A trio of stories making headlines in the iGaming world shows that while online gambling may be controversial in the United States, international locales are increasingly interested in getting in the action.
Russian Sports Betting Should Double by 2022
A recent report by the online sportsbook review site Bookmaker Ratings predicts that the Russian market will grow at a rate of more than double between now and 2022.
Per the study, Russia’s existing market for regulated sports betting currently hauls in an approximate annual handle of 677 billion rubles (USD$10.1 billion) – but that number is expected to jump to 1.4 trillion rubles (USD$22.4 billion) during the next five years.
The government of Vladimir Putin authorized legal sports betting in 2014, replacing an entrenched system of illicit underground bookies and offshore sites – a fact which Bookmaker Ratings viewed as a potential hurdle to those lofty growth goals:
“The main obstacles to the transition of players to the Russian legal bookmakers, are the complexity of identity verification and desire of players to avoid playing personal income tax.”
Factors driving the predicted boost in annual handle include the entrance of established European sites via an expanded licensing process, and the commencement of the 2018 World Cup.
At the moment, Russia licenses 29 operators to accept real money wagers on sporting events, 11 of which maintain online platforms.
Jamaica Set for Legalization and Regulation
A report published on June 18 by the Trinidad and Tobago Guardian detailed measures taken by prominent government officials who are actively pursuing iGaming regulation.
Audley Shaw, who serves as Minister of Finance and Public Service, recently delivered an address to the 7th Caribbean Gaming Show and Summit. With the Jamaican government considering an iGaming bill since 2014, Shaw revealed that international online gambling operators have been invited to apply for licensing:
“Since last year, the Casino Commission has met with two large international investors, which are now advanced in the preparation of their applications for Integrated Resource Development status.
With these developments, there is a lot of optimism for the growth potential of the gaming sector.”
In 2014, Member of Parliament Horace Dalley spoke to the Jamaica Observer and outlined the case for iGaming regulation:
“Internet gaming is happening right now in Jamaica. Therefore, it is time that we make that progression to this methodology of gaming, as Jamaicans are already well-equipped with the devices to facilitate this.”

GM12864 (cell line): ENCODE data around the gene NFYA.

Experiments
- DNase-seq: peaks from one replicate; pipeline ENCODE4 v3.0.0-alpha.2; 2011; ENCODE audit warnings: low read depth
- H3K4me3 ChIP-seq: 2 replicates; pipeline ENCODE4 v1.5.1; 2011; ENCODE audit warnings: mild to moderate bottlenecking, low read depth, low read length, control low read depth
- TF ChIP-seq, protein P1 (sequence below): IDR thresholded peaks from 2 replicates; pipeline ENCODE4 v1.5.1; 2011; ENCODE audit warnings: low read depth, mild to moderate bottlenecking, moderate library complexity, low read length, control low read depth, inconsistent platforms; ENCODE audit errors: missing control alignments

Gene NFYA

Shaw provided his own justification, observing that the country’s gaming sector recorded revenues of JD$111.25 billion (USD$863 million) in the 2016/2017 fiscal year – up from JD$91.9 billion (USD$713 million) year-on-year.
Kenya Implements 35 Percent Tax on Operators
Responding to the rapid rise of online sports betting and lottery sales in Kenya, legislators recently enacted a heavy tax burden on operators which is designed to curb the industry’s growth.
After initially proposing a 50 percent tax on revenue for iGaming companies – which was rejected by the country’s president Uhuru Kenyatta – lawmakers in Kenya compromised with a 35 percent tax hike.
That tax obligation adds to the 30 percent corporation duty imposed by the Kenyan government.
The legislature reached its agreement on the final day of the current session, amending the Betting, Lotteries, and Gaming Act’s current 15 percent tax on iGaming revenue by more than double.
With a federal election on August 8 looming, president Kenyatta issued a stern statement which positioned the tax hike as a tool to increase fees charged by operators, and thus reduce the demand for online betting products:
“The purpose of the amendment of section 59B of cap 469 was to discourage Kenyans and especially the youth in directing their focus on betting, lottery and gaming activities instead of productive economic engagements, a vice that is likely to degenerate into a social disaster.”
In recent years the Kenyan media has highlighted the country’s online sports betting craze, typically covering stories of young and impoverished bettors who fail to find their fortune online.